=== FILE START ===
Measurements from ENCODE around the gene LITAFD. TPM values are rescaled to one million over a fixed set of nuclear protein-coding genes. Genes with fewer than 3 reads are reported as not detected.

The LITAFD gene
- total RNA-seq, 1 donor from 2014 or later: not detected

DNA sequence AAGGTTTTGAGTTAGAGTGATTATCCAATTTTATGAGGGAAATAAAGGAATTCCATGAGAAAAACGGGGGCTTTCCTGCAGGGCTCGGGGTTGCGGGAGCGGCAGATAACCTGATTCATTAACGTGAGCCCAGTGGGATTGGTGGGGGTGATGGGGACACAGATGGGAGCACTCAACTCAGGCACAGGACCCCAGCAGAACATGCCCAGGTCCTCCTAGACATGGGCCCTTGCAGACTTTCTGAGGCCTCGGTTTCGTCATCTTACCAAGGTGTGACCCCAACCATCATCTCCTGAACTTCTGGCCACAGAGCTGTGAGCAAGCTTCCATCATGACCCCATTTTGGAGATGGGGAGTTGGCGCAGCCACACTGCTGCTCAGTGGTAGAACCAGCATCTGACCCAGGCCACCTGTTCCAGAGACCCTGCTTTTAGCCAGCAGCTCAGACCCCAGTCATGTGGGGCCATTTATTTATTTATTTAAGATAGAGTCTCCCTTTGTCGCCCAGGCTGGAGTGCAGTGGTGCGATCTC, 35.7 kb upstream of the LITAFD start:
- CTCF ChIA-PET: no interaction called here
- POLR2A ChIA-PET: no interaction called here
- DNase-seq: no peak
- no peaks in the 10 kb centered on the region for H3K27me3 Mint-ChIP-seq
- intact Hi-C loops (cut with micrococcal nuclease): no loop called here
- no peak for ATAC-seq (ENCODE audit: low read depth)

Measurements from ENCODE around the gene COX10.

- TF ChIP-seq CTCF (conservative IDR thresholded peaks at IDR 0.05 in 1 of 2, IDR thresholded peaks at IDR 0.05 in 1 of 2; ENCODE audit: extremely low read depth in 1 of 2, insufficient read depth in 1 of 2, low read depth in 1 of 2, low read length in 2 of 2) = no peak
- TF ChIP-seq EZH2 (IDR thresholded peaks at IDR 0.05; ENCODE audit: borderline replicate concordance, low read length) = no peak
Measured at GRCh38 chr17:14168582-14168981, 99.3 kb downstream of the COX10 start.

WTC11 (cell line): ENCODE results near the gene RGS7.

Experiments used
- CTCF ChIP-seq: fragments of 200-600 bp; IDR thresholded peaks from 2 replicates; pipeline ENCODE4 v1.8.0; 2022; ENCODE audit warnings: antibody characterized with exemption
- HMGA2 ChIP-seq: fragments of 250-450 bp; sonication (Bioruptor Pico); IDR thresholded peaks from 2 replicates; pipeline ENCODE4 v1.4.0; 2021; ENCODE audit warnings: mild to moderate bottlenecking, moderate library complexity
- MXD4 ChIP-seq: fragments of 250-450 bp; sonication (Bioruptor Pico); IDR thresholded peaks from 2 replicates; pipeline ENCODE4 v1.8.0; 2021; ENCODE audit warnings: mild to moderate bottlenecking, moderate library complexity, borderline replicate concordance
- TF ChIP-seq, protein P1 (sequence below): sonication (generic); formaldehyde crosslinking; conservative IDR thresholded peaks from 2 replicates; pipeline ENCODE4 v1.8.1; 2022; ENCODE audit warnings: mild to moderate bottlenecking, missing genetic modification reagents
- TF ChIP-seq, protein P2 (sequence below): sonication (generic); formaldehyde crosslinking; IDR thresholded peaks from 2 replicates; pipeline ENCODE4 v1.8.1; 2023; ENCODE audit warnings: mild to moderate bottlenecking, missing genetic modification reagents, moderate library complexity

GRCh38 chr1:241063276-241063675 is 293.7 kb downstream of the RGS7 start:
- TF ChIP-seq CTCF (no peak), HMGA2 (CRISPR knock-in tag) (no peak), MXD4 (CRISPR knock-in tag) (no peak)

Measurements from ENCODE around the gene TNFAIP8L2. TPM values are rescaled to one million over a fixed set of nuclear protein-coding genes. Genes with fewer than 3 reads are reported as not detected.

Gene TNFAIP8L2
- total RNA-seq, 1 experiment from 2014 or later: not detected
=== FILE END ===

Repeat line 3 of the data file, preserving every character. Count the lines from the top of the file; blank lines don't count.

- total RNA-seq, 1 donor from 2014 or later: not detected